By Alisha Goldberg, Assistant Editor
Four years ago, a startup company called eatsa opened a small restaurant in San Francisco featuring a product that combines futuristic ordering kiosks with a cubby-based delivery system. The product was reminiscent of automats from a bygone era, going back to the 1920s and 1930s. For a time, these automats, consisting of steel and glass vending machine grids displaying dishes in separate, confined boxes, were pervasive in urban areas.
In fact, in the 1950s, a restaurant chain called Horn & Hardart had no fewer than 40 locations spread across New York City, all of them stacked floor to ceiling with rows of glass-enclosed kiosks. And there were many more locations across the United States. During that era, a wide variety of food, both hot and cold, from coin-operated automats fed hundreds of thousands of people every day in major cities.
Eatsa envisioned a renaissance of sorts of the same basic concept: a decidedly modern-day, digitally-enabled take on the automat. From its first restaurant in San Francisco, the company expanded rapidly, opening half a dozen locations in New York City as well as Washington, D.C.
But the restaurants were apparently ahead of their time. Or perhaps they were behind the times. In any case, most of the restaurants went the same way as the automats of yesteryear, closing almost as quickly as they opened. The company nixed its plans for a national chain and went back to the drawing board.
Soon, eatsa reinvented itself as a technology solution provider, making its technology, which integrates kiosks, POS systems, mobile ordering, cubby lockers and delivery, available to other restaurants. The idea is to enable restaurants to, according to the company, “dramatically increase customer throughput while reducing customer wait times, with a fully connected, data-driven system for ordering, fulfillment, and pickup.”
In December 2017, Wow Bao, a fast-casual restaurant concept in Chicago, was the first to open a new restaurant using the eatsa platform. Meals are prepared by back-of-the-house staff. They place the orders in one of 12 LED cubbies. The experiment proved successful, according to both companies.
Now eatsa is offering a new suite of solutions, including for software and hardware, for virtual restaurants and delivery-only operators. Food delivery giant Deliveroo is the first to use eatsa’s latest offering at a Singapore location dubbed the Deliveroo Food Market. Eatsa’s self-serve kiosks and automated digital cubbies power the order and pick up process.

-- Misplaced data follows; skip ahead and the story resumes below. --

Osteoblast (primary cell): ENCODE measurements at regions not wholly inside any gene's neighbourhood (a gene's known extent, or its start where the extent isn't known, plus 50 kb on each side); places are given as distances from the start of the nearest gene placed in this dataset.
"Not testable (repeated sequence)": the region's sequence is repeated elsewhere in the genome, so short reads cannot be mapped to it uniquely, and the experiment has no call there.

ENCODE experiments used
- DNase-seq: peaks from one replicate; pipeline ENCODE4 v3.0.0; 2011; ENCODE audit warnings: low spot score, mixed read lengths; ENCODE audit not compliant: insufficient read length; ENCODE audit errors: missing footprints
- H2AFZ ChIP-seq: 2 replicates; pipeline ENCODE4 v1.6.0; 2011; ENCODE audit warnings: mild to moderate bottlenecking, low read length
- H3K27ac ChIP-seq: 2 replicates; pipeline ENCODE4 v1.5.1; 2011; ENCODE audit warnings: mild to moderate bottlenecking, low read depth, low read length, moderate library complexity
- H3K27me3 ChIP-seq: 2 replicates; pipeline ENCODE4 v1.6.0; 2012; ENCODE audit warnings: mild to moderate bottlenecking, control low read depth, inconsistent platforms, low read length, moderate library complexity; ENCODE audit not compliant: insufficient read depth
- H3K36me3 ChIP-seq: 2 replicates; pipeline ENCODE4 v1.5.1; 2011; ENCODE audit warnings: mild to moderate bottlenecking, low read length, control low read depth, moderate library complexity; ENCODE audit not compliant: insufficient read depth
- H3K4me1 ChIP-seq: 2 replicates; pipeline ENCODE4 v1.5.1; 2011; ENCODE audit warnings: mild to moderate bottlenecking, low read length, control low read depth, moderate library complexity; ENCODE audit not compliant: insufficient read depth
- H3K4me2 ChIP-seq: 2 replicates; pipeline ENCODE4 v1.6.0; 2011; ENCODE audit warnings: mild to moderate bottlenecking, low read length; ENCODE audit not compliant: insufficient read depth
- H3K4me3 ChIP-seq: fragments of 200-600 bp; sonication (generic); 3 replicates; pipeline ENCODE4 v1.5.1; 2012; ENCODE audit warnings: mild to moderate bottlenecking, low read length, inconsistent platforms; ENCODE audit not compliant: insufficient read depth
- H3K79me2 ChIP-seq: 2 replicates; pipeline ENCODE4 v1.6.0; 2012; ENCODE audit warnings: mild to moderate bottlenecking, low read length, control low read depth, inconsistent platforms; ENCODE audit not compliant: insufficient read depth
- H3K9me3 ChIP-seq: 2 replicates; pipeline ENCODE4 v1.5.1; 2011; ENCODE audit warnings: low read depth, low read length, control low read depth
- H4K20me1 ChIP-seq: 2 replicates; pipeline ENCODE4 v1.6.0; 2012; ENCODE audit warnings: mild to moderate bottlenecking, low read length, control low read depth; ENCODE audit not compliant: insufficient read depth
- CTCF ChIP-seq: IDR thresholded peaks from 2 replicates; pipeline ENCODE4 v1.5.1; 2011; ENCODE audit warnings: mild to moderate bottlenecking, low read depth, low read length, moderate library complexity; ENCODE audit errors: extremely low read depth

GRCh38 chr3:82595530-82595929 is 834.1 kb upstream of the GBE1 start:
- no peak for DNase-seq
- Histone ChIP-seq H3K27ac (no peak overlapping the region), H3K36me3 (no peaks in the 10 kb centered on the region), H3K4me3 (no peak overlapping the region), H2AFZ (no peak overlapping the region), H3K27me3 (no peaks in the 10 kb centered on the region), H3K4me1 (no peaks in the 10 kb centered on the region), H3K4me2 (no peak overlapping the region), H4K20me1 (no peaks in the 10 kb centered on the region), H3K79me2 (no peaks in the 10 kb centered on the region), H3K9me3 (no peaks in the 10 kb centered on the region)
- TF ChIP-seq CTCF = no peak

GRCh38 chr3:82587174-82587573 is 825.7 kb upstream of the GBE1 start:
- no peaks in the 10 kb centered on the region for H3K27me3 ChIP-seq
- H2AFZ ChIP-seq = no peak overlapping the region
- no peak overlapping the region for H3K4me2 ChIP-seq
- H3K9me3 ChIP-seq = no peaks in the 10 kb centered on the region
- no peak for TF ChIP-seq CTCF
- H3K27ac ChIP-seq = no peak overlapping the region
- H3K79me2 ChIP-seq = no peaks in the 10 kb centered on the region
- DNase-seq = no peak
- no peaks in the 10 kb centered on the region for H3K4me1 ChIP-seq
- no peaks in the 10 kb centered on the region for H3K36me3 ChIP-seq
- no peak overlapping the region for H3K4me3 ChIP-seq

The virtual restaurant model enables operators to easily create and test proprietary brands to appeal to customers’ changing tastes and differentiate from competitors. This means these delivery-only kitchens often host several restaurant concepts with multiple menus, and serve as a centralized pickup point for different delivery service providers.
Eatsa’s new suite of solutions for virtual restaurants offers several benefits. One benefit relates to precise ETA. Eatsa’s Omnichannel Intelligent Queue Software allows operators to provide down-to-the-minute order availability times based on real-time kitchen throughput, rather than pre-set times with built-in buffers.
Another benefit is improved logistics. eatsa’s hardware and software solutions help delivery drivers know exactly where to go when they arrive at a virtual restaurant or delivery-only restaurant with a digital Status Board and delivery service provider-branded pickup station. eatsa can also send the order status and pickup location to a driver’s app. Additionally, eatsa’s back of house and pickup systems track the exact journey of an order from the time it’s received to the time it’s picked up allowing operators insight on order data to maximize efficiency and improve dispatching.
Yet another benefit relates to the fact that eatsa’s centralized kitchen management solution can handle orders from multiple channels including third-party delivery, mobile, walk-up, web and catering, and then route the orders back out to the appropriate cook station or kitchen without any human intervention or tedious manual queue handling from multiple tablets.
Also, for virtual restaurants that choose to create a customer-facing experience, eatsa’s self-service kiosk ordering and automated pickup systems enable operators a fully functional, highly engaging, walk-in customer experience without adding labor.
Only a couple years ago, it seemed the eatsa story was coming to an abrupt end. But with the transition from restaurant operator to technology solution provider completed, and with the rollout of its new suite of solutions for virtual restaurants and delivery-only operators, the real story may be only beginning.